Planners can help clients save for their children’s college education by suggesting various ways to budget for the future expenses. One suggestion is that parents redirect the money they used toward full-time daycare toward saving for college in a dedicated college savings account like a 529 plan. Another suggestion is finding an alternative to daycare and allocating those funds to a dedicated savings account or saving a portion of one spouse’s income specifically for children’s education.5
Financial planners need to be aware of the impact that parental views of student loan debt can have on children’s education decisions. Not only do the parents’ views influence the decision to obtain funding, but they may also influence the decision to even attend. In addition, financial planners can focus on the factors that influence parent’s views and seek to implement policies that can target those factors.
According to this study, parents who are paying off their own student debt are less likely to invest in tax-advantaged accounts for their children’s education. Financial planners can introduce the concept of these accounts early to these clients to educate them on the potential losses they face by not using these accounts. While these parents may prefer to pay off their own debts in an effort to secure their retirement, planners can show the benefits of working on these goals in tandem.
Additionally, financial planners can educate parents on the other options available for students to fund their college education. It should not be solely up to the parents to fully fund their child’s education, especially if they are still financing their own debt. Again, by targeting the parents who are still under this financial burden, financial planners can provide options ahead of time. These options can be worked into the comprehensive financial plan so that parents do not feel overwhelmed with paying down their own debt while saving for their children at the same time. Not only can students obtain scholarships, but they may also qualify for other aid by using the FAFSA. Financial planners can encourage parents who are paying off student debt to get the FAFSA in early to avoid their children being in the same situation.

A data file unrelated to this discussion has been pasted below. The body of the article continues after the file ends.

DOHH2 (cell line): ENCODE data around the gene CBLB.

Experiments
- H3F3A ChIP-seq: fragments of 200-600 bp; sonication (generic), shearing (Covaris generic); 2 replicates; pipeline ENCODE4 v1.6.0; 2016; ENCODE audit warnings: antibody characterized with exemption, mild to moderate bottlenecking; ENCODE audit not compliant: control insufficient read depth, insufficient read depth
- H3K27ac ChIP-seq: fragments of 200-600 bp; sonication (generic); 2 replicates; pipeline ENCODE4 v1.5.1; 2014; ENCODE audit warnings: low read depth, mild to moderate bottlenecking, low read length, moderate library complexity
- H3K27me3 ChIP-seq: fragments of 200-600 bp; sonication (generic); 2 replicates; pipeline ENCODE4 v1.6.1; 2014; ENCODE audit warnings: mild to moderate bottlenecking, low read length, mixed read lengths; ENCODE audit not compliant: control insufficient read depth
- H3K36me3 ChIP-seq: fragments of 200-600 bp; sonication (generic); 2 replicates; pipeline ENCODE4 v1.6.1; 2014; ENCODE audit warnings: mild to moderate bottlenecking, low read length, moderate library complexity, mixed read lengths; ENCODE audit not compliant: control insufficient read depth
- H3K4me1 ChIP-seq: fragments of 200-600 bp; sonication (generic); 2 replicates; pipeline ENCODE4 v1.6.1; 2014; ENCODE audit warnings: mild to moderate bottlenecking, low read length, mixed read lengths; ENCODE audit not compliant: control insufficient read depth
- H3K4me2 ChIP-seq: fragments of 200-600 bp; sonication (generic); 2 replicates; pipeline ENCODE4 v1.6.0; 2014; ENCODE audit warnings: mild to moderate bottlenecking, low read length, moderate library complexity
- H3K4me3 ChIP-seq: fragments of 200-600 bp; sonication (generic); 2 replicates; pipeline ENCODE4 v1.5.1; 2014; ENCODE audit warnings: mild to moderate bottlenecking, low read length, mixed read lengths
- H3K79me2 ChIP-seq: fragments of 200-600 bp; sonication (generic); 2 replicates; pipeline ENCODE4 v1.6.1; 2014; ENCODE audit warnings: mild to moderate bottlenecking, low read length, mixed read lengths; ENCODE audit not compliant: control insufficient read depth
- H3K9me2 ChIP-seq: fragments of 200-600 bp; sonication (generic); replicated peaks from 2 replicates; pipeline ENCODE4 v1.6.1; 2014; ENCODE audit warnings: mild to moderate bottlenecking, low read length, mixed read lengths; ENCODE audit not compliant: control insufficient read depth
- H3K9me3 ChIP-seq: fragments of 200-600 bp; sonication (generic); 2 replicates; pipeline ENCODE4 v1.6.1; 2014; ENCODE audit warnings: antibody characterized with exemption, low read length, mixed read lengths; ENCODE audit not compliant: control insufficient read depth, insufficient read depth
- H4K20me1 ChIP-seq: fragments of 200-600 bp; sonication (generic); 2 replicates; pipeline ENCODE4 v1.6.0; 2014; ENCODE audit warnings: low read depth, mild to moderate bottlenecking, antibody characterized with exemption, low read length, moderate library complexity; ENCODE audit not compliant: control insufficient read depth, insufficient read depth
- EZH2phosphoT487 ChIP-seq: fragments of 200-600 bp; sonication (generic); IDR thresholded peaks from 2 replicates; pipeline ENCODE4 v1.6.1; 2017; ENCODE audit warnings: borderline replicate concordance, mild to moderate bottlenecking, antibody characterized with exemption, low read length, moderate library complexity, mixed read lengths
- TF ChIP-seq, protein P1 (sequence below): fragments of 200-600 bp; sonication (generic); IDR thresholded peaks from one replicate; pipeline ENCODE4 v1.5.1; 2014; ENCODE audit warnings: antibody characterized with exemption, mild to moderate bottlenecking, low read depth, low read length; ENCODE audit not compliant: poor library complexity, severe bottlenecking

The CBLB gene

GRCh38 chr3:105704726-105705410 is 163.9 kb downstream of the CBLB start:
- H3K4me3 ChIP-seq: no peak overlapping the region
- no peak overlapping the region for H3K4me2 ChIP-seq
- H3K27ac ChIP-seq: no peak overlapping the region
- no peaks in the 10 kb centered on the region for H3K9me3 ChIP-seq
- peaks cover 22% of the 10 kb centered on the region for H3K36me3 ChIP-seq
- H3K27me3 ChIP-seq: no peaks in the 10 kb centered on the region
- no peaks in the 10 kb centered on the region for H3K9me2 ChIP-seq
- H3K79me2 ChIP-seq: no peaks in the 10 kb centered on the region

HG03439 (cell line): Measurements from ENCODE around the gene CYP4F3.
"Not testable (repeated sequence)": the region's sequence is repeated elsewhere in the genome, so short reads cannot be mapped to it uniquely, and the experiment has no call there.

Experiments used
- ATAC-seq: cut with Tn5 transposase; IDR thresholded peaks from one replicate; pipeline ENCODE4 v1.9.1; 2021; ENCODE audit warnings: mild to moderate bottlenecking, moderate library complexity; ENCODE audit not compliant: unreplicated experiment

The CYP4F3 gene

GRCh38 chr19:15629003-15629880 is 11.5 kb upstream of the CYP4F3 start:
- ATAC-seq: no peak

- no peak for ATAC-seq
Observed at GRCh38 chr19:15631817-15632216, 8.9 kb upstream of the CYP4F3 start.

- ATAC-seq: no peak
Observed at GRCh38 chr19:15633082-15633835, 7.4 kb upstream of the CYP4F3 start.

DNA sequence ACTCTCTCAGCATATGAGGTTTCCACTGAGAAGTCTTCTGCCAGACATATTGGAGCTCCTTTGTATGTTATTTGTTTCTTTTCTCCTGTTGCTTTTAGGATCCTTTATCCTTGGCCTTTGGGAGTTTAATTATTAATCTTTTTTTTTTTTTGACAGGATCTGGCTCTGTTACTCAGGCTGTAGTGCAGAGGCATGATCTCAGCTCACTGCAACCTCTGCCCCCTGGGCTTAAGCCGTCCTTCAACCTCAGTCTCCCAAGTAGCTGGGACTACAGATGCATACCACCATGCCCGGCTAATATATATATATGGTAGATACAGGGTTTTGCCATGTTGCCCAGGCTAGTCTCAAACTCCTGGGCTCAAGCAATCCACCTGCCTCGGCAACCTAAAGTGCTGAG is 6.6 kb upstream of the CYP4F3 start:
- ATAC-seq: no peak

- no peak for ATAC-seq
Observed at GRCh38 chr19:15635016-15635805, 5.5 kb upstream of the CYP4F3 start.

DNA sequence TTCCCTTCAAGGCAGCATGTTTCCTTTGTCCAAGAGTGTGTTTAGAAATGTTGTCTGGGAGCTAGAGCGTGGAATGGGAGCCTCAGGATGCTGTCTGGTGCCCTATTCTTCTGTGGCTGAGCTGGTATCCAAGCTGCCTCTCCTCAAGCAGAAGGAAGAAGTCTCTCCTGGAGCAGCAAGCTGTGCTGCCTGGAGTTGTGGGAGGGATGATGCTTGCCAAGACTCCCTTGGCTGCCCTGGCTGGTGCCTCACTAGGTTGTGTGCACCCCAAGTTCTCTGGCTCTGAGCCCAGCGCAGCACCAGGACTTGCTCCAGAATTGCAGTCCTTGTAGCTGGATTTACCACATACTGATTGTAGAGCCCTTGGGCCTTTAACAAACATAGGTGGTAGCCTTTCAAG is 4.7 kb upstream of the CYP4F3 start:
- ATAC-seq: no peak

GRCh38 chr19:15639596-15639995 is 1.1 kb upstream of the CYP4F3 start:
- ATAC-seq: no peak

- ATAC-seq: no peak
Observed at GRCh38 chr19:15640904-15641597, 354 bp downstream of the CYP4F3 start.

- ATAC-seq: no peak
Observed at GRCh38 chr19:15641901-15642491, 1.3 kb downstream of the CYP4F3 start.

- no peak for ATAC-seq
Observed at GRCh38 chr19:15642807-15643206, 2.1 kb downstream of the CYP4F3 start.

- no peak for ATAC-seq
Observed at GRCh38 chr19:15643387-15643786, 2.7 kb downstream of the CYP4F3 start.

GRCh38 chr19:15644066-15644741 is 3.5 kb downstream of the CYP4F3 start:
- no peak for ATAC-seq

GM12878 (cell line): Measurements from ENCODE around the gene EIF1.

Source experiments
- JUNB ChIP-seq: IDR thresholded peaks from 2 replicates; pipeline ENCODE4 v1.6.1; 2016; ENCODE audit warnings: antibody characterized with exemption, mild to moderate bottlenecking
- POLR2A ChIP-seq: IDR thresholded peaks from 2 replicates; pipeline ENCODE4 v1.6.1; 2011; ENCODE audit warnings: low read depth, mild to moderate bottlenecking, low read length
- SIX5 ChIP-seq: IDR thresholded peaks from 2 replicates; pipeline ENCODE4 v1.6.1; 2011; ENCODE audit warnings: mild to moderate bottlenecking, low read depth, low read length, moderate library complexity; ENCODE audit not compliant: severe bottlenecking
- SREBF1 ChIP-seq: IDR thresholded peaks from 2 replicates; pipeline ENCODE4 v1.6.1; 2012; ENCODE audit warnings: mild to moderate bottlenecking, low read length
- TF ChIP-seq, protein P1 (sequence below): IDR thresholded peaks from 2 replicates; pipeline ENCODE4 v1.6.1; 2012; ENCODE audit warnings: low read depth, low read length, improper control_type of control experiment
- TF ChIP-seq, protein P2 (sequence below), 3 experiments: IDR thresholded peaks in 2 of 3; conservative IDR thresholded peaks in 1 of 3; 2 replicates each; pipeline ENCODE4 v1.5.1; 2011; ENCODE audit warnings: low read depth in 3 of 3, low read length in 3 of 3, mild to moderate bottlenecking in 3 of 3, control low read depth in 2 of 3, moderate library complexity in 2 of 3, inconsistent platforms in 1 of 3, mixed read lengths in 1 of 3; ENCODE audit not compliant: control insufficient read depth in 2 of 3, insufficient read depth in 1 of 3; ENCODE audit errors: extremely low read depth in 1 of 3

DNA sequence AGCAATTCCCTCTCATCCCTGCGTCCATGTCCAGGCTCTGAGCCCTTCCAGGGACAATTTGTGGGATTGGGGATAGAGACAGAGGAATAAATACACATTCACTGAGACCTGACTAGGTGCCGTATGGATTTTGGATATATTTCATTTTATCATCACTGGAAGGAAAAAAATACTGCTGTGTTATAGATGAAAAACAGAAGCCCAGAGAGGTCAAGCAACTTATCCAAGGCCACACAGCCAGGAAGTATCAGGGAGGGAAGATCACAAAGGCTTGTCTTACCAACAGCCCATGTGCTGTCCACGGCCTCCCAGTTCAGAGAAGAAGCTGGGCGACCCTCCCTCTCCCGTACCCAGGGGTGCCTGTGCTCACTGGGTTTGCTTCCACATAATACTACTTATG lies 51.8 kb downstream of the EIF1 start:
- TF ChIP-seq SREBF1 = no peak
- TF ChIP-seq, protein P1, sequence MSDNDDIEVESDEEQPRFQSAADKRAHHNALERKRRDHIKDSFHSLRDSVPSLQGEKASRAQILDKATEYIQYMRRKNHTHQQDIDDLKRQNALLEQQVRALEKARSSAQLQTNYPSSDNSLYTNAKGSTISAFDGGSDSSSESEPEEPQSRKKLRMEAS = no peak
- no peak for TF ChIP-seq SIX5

Avery, Christopher, and Sarah Turner. 2012. Student Loans: Do College Students Borrow Too Much-Or Not Enough? The Journal of Economic Perspectives 26 (1): 165192.
Baker, Amanda R., Benjamin D. Andrews, and Anne McDaniel. 2017. The Impact of Student Loans on College Access, Completion, and Returns. Sociology Compass 11 (6): e12480.
Baum, Sandy, and . College on Credit: How Borrowers Perceive Their Education Debt. Journal of Student Financial Aid 33a (3a): 719.
Belfield, Chris, Jack Britton, Lorraine Dearden, and Laura Van Der Erve. 2017. Higher Education Funding in England: Past, Present and Options for the Future. Institute for Fiscal Studies Briefing Note BN211. Available at
Bennett, Doris, Cynthia McCarty, and Shawn Carter. 2015. The Impact of Financial Stress on Academic Performance in College Economics Courses. Academy of Educational Leadership Journal 19 (3): 2530.
Bozick, Robert. 2007. Making It Through the First Year of College: The Role of Students’ Economic Resources, Employment, and Living Arrangements. Sociology of Education 80 (3): 261285.